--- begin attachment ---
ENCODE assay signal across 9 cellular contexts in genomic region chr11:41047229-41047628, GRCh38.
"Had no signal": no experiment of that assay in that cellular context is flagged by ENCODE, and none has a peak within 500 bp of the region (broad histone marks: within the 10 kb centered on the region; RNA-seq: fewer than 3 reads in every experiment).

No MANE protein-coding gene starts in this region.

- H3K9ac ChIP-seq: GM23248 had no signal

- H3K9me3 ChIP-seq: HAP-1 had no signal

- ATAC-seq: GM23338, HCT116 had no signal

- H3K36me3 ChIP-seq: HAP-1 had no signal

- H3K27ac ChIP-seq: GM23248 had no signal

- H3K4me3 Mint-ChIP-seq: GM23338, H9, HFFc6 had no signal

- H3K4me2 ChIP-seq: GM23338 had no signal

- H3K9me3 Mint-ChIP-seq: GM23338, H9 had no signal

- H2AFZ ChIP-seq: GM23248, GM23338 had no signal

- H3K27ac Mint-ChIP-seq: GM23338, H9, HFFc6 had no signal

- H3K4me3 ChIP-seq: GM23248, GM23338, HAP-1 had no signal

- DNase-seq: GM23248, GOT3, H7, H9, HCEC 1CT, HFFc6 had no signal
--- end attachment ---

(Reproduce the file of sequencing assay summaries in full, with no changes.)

ENCODE assay signal across 9 cellular contexts in genomic region chr11:41047229-41047628, GRCh38.
"Had no signal": no experiment of that assay in that cellular context is flagged by ENCODE, and none has a peak within 500 bp of the region (broad histone marks: within the 10 kb centered on the region; RNA-seq: fewer than 3 reads in every experiment).

No MANE protein-coding gene starts in this region.

- H3K9ac ChIP-seq: GM23248 had no signal

- H3K9me3 ChIP-seq: HAP-1 had no signal

- ATAC-seq: GM23338, HCT116 had no signal

- H3K36me3 ChIP-seq: HAP-1 had no signal

- H3K27ac ChIP-seq: GM23248 had no signal

- H3K4me3 Mint-ChIP-seq: GM23338, H9, HFFc6 had no signal

- H3K4me2 ChIP-seq: GM23338 had no signal

- H3K9me3 Mint-ChIP-seq: GM23338, H9 had no signal

- H2AFZ ChIP-seq: GM23248, GM23338 had no signal

- H3K27ac Mint-ChIP-seq: GM23338, H9, HFFc6 had no signal

- H3K4me3 ChIP-seq: GM23248, GM23338, HAP-1 had no signal

- DNase-seq: GM23248, GOT3, H7, H9, HCEC 1CT, HFFc6 had no signal